Operators also open windows on the video display with detailed data on a single substation, or a window with several stations in a subsystem.
The display also employs path function of the graphic modeling system software to animate other components in the system. When a line is overloaded, an icon begins traveling from one end of the line to the other until an operator resolves the situation. Safety is always a key concern and the graphic modeling system software objects include special tagging palettes used to mark devices when people are working in the field. Information on the video display is easy to understand and reliable, and it is presented as soon as an event occurs.
The display is an inventive combination of modified X technology, a UNIX workstation, a new video projection system and the graphic modeling system software. The workstation is linked to the EMS database via a fiber-optic network. The video display system utilizes four high-resolution and luminosity projectors, driven by video cards in the workstation`s Sbus. An extended X-Server combines the output of the four video cards into a single 10-by-52 foot X-Window. In this way, the graphic modeling system software, which is also X-based, provides a dynamic display of more than 100,000 graphical objects, updated every four seconds. The operators interact with the EMS and the video image via their VAXstations in front of the video wall.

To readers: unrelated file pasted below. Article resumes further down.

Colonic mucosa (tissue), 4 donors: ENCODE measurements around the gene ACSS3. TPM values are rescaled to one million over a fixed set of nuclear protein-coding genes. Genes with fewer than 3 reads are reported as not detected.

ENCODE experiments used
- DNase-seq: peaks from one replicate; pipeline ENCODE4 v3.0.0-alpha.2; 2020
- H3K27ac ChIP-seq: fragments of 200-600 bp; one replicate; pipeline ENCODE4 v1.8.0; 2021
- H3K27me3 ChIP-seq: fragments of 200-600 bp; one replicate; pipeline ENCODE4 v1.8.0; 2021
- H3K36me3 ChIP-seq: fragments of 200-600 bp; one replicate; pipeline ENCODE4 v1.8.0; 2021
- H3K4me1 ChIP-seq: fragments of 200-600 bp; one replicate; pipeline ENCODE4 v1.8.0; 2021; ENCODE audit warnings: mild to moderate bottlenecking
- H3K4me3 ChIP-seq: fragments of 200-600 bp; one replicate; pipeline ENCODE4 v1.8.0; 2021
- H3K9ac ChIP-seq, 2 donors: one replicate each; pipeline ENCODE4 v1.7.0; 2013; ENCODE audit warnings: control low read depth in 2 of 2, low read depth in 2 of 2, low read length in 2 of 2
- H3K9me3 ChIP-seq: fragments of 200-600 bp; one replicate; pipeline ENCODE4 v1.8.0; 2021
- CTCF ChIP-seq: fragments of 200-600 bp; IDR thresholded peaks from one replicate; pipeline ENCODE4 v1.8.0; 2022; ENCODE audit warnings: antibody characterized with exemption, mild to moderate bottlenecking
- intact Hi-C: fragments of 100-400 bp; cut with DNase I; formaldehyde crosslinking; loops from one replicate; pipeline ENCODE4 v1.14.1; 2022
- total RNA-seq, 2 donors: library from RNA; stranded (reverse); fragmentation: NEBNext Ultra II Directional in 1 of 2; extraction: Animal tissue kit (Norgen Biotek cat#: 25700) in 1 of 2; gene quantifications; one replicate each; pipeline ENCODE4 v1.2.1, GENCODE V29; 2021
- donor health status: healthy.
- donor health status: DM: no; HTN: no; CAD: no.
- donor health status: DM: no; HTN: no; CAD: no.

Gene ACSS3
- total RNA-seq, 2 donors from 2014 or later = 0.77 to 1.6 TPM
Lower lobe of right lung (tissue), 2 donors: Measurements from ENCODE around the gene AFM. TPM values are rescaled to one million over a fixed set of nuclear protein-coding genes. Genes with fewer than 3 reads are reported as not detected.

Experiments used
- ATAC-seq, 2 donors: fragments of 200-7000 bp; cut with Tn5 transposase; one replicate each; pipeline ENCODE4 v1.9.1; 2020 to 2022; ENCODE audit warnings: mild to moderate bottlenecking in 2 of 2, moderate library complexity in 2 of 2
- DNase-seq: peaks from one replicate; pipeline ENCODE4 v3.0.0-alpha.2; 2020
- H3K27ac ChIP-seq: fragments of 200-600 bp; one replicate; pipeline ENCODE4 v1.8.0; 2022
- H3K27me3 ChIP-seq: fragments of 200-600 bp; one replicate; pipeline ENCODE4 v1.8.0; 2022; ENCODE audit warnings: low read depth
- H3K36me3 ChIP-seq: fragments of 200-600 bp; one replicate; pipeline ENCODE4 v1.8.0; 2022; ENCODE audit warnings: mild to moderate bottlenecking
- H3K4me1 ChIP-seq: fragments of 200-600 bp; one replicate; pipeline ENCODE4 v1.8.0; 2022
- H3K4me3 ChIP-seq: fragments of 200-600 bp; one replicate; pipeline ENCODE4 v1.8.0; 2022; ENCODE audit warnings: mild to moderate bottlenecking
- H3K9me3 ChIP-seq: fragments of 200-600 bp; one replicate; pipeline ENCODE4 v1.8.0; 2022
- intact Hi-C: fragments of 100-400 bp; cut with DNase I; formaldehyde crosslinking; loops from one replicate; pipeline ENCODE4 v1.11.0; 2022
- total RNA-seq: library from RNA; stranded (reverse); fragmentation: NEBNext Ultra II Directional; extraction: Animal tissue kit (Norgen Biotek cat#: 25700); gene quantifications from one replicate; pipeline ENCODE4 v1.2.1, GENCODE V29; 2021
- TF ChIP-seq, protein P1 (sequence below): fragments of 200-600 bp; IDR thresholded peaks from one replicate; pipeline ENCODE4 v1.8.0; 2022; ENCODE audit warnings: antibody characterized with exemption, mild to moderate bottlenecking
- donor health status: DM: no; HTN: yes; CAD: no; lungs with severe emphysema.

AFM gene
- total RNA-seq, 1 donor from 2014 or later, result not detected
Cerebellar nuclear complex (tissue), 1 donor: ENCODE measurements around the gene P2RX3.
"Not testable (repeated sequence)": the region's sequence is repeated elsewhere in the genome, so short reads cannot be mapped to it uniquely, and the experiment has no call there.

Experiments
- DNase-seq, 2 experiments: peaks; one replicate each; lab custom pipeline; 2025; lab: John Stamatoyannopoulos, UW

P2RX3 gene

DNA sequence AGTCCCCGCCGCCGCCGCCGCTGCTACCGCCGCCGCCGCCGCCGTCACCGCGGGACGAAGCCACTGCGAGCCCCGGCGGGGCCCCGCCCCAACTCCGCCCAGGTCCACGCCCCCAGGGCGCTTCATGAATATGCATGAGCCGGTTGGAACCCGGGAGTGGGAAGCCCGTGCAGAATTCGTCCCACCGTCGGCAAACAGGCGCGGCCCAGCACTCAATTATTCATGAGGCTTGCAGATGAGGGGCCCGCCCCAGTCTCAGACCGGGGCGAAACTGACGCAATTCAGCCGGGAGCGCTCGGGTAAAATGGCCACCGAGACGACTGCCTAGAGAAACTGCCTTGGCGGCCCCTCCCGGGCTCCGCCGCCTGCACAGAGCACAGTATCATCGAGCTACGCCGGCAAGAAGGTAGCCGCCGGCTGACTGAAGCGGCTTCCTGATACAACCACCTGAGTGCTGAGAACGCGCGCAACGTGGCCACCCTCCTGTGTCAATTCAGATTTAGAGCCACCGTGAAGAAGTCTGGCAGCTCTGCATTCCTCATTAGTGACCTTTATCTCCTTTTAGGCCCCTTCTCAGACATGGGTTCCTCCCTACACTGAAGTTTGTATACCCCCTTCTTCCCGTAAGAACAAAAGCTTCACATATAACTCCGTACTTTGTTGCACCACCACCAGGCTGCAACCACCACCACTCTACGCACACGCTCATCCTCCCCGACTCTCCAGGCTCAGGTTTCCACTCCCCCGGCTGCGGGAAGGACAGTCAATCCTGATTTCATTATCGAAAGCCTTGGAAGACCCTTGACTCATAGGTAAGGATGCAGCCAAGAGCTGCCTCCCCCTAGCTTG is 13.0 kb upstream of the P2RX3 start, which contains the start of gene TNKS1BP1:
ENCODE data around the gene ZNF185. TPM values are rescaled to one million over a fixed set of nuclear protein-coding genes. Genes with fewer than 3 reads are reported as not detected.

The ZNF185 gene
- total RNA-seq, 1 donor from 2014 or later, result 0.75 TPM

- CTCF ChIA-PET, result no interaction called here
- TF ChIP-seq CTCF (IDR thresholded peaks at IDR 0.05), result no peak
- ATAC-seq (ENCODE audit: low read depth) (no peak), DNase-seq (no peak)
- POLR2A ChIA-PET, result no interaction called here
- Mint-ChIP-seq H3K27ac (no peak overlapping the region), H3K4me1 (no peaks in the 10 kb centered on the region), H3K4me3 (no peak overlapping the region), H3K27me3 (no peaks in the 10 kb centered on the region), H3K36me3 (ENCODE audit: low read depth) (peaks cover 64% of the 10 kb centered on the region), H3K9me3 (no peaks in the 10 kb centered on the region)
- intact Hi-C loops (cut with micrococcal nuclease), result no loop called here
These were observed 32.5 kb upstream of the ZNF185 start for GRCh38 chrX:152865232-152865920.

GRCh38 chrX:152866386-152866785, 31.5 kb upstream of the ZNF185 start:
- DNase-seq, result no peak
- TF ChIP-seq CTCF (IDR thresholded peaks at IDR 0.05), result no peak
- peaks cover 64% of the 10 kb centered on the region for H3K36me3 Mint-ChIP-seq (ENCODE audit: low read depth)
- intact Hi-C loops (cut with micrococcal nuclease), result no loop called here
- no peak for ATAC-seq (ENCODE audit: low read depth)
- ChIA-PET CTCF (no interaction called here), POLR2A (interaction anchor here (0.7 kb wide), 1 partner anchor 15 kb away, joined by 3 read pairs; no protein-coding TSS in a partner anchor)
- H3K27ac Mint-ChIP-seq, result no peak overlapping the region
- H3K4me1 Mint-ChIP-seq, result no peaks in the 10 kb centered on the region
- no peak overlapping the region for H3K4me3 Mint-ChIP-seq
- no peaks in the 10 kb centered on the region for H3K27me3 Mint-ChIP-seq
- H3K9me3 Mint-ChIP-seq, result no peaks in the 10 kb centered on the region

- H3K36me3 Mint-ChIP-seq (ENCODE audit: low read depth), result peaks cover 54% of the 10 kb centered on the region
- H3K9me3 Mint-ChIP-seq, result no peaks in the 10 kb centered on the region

It is the high performance nature of the graphic modeling system that allows for such a large amount of graphical data to be displayed in a single X-Window. In addition, multiple instances of the same application can be run off of the same workstation. This allows multiple users access to the same workstation with excellent performance benchmarks.
Operators can now easily share information and assist each other with troubleshooting. An operator on one end of the screen (dynamic mapboard) can open a detail window, ask a colleague at the other end of the room to review the data, and then use a mouse to drag the window to the opposite end of the display. The mapboard application can also be displayed across the network onto an inexpensive PC-based X-Server.
On each operator`s VAXstation there is a small portal window. When the operator moves the cursor into the portal window, the mouse and keyboard input are directed to the workstation driving the projection screen. In addition to the graphic modeling system-based application, the VAX EMS displays are also integrated with the video display. Now the comparison of numeric from the EMS to graphical state data is straightforward, requiring only mouse movements, resulting in better analysis by operators and smoother operations.